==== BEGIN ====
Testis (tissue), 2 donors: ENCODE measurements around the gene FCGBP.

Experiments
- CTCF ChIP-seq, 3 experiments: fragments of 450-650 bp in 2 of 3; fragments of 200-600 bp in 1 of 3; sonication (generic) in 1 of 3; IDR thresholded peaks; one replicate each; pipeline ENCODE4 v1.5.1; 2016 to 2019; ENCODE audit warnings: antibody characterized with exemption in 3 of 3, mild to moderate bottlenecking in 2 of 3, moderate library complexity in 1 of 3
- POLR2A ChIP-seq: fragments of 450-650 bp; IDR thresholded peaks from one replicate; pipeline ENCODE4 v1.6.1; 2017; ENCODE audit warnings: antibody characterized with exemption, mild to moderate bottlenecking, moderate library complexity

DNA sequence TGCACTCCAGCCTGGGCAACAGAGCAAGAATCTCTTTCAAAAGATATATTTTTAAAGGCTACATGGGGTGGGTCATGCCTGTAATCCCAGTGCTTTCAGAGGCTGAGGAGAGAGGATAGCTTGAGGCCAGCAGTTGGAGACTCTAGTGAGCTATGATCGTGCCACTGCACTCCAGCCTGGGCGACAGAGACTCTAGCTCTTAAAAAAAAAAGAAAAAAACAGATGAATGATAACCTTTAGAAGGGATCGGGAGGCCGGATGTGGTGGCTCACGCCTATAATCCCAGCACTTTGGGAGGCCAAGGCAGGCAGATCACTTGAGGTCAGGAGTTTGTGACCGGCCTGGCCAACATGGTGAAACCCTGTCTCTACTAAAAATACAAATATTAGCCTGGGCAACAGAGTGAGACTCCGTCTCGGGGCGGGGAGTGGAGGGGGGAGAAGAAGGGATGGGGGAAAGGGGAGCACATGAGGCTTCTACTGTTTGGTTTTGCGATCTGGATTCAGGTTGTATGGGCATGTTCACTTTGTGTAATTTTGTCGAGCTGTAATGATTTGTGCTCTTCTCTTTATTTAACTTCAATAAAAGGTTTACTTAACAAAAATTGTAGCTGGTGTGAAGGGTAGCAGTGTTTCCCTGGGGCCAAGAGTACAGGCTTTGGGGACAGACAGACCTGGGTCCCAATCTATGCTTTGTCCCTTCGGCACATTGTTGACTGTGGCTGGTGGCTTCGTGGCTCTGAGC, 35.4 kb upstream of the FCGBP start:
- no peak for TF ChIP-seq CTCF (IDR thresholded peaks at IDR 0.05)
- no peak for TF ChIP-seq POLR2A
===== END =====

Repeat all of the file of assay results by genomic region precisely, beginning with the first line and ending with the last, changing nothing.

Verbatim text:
Testis (tissue), 2 donors: ENCODE measurements around the gene FCGBP.

Experiments
- CTCF ChIP-seq, 3 experiments: fragments of 450-650 bp in 2 of 3; fragments of 200-600 bp in 1 of 3; sonication (generic) in 1 of 3; IDR thresholded peaks; one replicate each; pipeline ENCODE4 v1.5.1; 2016 to 2019; ENCODE audit warnings: antibody characterized with exemption in 3 of 3, mild to moderate bottlenecking in 2 of 3, moderate library complexity in 1 of 3
- POLR2A ChIP-seq: fragments of 450-650 bp; IDR thresholded peaks from one replicate; pipeline ENCODE4 v1.6.1; 2017; ENCODE audit warnings: antibody characterized with exemption, mild to moderate bottlenecking, moderate library complexity

DNA sequence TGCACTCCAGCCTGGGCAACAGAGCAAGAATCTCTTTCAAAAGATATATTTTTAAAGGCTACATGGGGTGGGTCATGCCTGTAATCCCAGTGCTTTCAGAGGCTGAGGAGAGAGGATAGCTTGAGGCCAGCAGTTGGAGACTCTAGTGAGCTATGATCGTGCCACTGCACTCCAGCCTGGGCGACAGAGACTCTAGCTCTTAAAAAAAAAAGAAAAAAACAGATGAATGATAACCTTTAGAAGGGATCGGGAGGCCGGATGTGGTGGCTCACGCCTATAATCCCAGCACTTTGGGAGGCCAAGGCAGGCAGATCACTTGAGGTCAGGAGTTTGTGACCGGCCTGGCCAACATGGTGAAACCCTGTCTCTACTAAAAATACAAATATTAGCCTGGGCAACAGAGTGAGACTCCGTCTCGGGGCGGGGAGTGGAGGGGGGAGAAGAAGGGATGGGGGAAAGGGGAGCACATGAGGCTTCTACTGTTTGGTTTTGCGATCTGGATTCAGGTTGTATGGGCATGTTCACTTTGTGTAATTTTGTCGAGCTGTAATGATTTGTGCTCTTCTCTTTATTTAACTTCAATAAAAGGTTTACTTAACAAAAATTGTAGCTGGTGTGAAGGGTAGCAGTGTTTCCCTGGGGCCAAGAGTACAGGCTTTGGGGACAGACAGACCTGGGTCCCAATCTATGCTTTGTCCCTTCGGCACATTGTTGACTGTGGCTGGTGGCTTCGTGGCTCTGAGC, 35.4 kb upstream of the FCGBP start:
- no peak for TF ChIP-seq CTCF (IDR thresholded peaks at IDR 0.05)
- no peak for TF ChIP-seq POLR2A